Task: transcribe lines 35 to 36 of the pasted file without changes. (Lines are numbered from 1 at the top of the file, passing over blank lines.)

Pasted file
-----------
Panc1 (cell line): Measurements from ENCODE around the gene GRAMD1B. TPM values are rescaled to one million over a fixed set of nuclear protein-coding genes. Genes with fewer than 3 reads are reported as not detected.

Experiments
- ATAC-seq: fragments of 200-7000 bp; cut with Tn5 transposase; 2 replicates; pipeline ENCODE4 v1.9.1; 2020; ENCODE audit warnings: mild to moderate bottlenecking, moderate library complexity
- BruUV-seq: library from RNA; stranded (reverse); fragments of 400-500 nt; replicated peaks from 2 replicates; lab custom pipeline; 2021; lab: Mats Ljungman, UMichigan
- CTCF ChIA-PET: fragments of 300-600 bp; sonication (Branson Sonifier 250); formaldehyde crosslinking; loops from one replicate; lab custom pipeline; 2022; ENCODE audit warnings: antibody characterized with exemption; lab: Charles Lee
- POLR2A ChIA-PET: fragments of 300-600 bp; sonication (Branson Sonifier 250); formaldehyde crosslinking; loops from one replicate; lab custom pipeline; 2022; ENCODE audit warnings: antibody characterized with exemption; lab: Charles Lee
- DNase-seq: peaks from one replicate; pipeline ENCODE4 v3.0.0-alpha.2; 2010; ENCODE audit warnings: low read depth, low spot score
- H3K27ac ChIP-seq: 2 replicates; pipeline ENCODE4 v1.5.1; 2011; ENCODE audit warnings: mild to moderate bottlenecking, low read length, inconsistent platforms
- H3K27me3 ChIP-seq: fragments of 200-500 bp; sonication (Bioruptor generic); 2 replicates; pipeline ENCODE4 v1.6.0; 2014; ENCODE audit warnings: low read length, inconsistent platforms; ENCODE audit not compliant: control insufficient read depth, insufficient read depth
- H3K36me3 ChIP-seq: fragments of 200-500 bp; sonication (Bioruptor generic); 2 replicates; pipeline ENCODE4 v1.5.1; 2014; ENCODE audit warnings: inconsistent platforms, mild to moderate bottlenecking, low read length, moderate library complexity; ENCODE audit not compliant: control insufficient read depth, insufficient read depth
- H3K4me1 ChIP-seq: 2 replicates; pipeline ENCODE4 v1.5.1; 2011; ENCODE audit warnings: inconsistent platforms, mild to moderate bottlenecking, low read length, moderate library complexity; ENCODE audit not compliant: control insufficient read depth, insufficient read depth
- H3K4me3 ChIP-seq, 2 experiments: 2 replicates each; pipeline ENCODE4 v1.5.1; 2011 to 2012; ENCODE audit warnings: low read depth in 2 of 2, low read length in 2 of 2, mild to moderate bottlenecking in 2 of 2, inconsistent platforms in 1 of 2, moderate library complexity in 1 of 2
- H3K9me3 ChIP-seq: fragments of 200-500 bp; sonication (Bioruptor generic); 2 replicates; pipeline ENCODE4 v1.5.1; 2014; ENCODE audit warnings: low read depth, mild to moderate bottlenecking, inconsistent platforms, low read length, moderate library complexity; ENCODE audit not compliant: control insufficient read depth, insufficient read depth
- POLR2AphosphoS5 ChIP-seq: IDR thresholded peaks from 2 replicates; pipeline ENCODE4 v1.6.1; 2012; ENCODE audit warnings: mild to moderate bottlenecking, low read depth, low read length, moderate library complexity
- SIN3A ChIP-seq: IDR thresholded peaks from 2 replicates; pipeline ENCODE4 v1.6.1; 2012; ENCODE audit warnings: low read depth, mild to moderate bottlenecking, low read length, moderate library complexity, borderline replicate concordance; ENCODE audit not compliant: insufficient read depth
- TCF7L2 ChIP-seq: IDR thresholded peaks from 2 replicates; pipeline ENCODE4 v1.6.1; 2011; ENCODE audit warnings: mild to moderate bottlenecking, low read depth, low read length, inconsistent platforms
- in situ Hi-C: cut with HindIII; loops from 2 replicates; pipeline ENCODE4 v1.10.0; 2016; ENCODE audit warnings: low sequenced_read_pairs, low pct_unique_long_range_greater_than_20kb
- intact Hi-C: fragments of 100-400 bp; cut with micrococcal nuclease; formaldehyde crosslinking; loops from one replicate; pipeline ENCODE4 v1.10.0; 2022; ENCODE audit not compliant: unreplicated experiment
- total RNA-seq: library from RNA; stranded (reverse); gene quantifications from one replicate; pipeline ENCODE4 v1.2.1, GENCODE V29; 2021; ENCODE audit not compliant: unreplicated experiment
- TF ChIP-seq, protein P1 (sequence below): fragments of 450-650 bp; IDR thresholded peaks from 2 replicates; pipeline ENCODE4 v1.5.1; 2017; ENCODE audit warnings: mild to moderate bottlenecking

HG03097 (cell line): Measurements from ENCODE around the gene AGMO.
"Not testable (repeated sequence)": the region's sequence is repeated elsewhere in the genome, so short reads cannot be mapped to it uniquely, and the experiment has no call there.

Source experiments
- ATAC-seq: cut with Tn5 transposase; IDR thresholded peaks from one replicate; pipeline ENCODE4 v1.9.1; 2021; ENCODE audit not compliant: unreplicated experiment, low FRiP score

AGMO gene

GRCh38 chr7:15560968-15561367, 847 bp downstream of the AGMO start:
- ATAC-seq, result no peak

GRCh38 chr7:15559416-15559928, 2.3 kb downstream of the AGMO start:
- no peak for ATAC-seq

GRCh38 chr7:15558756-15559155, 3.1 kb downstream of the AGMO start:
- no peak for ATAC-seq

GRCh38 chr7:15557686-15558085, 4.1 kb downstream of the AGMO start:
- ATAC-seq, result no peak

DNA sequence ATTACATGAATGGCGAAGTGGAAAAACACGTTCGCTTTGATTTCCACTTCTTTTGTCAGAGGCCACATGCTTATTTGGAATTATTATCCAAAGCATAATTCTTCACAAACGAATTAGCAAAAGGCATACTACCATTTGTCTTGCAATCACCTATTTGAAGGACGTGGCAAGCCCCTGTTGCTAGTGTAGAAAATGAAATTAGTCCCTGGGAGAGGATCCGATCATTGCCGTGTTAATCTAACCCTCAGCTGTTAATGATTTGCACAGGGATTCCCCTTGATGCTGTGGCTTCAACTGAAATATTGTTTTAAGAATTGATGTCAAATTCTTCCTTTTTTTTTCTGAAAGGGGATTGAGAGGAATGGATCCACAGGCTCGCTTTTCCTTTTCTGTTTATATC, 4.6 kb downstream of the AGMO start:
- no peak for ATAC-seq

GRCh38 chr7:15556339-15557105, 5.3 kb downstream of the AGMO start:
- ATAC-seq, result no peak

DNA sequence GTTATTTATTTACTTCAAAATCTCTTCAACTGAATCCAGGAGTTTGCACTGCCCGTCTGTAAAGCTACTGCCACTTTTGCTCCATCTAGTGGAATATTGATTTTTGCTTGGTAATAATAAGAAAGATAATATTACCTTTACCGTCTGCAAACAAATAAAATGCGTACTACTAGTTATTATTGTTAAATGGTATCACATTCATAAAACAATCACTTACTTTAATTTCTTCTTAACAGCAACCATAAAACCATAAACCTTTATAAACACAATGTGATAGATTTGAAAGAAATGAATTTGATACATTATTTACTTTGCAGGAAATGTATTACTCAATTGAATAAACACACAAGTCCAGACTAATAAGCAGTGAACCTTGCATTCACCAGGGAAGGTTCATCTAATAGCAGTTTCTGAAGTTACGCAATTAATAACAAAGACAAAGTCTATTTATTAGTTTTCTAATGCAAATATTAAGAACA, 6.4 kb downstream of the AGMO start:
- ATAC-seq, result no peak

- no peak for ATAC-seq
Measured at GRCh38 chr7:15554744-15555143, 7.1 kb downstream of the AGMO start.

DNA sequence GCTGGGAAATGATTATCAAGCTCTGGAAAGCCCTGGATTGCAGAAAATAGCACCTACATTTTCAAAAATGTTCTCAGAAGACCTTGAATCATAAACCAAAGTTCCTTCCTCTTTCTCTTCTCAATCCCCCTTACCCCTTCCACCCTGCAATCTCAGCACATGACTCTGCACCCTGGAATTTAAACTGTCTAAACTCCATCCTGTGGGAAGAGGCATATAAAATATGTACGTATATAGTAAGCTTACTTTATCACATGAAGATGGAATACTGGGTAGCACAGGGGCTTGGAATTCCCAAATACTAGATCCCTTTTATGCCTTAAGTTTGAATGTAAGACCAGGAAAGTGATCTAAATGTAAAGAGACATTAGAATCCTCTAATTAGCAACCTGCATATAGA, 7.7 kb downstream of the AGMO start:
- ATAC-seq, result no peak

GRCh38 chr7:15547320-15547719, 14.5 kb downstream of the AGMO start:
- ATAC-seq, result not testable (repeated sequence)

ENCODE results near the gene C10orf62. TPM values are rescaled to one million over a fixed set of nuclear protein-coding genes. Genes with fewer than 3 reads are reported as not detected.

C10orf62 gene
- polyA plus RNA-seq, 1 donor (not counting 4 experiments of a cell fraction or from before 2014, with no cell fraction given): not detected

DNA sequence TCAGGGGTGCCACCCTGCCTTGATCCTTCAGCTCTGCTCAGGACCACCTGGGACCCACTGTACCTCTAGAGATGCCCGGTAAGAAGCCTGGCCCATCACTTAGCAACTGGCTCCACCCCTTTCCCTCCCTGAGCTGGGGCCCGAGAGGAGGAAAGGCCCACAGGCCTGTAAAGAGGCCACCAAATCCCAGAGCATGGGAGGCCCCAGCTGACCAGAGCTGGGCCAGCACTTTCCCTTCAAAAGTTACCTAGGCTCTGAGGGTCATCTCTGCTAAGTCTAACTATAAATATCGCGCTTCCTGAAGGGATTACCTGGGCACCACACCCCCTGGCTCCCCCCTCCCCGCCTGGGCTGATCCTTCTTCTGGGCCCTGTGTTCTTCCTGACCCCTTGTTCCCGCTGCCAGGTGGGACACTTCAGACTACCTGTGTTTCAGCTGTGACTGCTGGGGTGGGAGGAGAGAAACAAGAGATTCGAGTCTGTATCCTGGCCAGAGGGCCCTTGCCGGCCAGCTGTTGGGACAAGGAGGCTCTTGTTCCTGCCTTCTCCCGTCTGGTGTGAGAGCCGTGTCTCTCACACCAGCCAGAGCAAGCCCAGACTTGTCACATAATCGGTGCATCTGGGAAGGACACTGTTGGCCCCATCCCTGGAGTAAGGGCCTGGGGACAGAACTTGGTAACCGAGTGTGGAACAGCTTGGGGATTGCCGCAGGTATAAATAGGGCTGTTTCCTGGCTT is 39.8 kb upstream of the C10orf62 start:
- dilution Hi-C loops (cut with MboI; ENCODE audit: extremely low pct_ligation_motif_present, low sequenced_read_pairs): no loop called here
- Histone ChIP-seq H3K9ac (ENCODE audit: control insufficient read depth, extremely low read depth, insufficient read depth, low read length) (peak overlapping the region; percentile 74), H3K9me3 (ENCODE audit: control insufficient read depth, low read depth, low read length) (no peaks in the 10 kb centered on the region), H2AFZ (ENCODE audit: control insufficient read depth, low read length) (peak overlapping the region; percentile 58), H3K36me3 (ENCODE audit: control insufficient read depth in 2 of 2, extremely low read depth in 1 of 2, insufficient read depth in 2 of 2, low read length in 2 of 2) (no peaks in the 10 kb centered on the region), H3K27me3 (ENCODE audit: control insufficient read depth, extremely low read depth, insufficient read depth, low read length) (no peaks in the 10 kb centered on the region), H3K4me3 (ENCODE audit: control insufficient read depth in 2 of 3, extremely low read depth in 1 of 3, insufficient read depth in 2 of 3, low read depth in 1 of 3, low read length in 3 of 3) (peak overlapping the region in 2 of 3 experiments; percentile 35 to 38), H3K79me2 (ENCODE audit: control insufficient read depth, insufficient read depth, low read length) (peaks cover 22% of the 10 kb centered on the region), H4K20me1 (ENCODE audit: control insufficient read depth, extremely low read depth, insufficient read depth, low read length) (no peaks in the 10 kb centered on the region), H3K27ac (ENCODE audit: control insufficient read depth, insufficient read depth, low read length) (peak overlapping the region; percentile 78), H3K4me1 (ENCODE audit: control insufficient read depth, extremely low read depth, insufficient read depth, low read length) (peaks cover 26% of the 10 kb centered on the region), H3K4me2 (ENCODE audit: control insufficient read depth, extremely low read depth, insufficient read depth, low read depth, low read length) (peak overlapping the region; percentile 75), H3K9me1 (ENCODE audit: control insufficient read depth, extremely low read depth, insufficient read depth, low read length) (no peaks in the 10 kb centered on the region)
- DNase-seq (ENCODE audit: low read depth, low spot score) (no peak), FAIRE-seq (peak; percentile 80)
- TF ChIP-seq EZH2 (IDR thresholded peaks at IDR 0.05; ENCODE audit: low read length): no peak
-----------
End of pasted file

- no peak for ATAC-seq

GRCh38 chr7:15556339-15557105, 5.3 kb downstream of the AGMO start: